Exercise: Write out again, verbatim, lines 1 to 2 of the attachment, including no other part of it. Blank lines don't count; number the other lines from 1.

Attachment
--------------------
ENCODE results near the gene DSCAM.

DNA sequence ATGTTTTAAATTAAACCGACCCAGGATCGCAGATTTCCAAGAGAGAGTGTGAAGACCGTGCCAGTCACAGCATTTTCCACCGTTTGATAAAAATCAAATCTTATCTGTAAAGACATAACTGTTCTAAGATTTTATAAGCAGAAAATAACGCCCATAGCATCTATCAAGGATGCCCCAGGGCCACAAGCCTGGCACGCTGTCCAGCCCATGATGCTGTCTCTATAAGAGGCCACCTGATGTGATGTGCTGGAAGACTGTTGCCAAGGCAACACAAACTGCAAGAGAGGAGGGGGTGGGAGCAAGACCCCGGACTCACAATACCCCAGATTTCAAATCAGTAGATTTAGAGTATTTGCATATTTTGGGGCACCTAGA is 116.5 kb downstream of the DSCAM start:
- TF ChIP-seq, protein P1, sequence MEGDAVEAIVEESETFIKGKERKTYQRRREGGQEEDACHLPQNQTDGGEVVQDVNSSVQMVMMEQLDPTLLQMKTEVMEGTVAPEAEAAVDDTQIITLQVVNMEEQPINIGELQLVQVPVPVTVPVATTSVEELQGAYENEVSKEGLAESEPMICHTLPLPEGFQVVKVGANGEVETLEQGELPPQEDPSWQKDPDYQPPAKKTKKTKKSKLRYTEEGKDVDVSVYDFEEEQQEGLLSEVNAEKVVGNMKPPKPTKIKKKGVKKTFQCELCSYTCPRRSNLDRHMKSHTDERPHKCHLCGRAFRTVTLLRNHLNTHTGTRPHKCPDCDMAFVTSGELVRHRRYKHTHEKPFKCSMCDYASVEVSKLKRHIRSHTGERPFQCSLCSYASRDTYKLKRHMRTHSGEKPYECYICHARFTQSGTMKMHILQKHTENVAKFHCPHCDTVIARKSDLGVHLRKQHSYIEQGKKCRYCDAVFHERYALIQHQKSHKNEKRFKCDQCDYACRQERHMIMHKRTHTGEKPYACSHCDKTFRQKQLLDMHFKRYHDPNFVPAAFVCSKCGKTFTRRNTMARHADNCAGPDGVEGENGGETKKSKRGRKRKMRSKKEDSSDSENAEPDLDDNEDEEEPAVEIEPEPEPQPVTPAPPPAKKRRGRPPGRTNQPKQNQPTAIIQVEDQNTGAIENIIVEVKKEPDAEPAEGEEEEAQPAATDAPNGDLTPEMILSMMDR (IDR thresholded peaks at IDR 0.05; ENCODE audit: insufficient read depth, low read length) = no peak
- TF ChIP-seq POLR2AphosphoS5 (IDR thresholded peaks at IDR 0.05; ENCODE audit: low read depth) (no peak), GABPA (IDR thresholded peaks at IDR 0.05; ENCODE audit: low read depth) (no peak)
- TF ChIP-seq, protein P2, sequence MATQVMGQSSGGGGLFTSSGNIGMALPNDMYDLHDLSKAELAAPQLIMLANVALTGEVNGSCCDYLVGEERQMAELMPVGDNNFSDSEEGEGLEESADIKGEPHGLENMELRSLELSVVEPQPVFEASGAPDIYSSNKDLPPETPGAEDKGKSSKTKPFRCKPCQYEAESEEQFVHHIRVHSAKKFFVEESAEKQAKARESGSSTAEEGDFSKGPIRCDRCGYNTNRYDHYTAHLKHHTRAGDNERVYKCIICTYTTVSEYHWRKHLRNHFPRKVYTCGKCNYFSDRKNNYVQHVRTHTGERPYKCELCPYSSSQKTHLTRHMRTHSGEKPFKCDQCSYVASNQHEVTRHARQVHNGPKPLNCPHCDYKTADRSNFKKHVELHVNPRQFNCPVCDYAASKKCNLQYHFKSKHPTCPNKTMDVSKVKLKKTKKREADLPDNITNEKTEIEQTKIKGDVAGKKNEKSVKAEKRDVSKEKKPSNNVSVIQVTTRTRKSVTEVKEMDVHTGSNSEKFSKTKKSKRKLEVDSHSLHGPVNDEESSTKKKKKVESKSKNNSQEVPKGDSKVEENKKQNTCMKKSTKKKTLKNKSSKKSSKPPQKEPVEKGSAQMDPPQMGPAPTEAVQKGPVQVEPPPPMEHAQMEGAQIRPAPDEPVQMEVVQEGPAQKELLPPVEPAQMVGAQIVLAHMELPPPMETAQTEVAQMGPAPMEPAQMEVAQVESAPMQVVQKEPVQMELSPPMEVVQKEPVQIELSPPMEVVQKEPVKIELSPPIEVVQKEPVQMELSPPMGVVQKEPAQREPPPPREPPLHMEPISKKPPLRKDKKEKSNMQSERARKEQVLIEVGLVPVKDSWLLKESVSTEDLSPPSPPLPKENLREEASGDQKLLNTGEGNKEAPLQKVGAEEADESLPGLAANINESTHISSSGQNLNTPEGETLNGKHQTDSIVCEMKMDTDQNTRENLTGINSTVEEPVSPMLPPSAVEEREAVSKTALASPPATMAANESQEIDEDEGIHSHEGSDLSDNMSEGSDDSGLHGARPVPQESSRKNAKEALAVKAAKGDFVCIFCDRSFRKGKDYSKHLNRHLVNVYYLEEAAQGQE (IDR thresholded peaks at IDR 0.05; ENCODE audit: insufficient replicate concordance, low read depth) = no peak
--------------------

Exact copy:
ENCODE results near the gene DSCAM.

DNA sequence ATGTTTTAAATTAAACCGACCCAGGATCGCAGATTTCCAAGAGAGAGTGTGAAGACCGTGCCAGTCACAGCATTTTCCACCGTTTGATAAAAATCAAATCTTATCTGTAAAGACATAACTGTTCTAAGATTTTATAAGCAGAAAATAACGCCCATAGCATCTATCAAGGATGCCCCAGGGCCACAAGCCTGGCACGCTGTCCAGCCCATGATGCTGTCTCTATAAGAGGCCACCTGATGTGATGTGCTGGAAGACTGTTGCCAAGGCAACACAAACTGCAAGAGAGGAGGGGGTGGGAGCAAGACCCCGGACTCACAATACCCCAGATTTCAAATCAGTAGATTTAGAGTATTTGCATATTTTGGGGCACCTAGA is 116.5 kb downstream of the DSCAM start: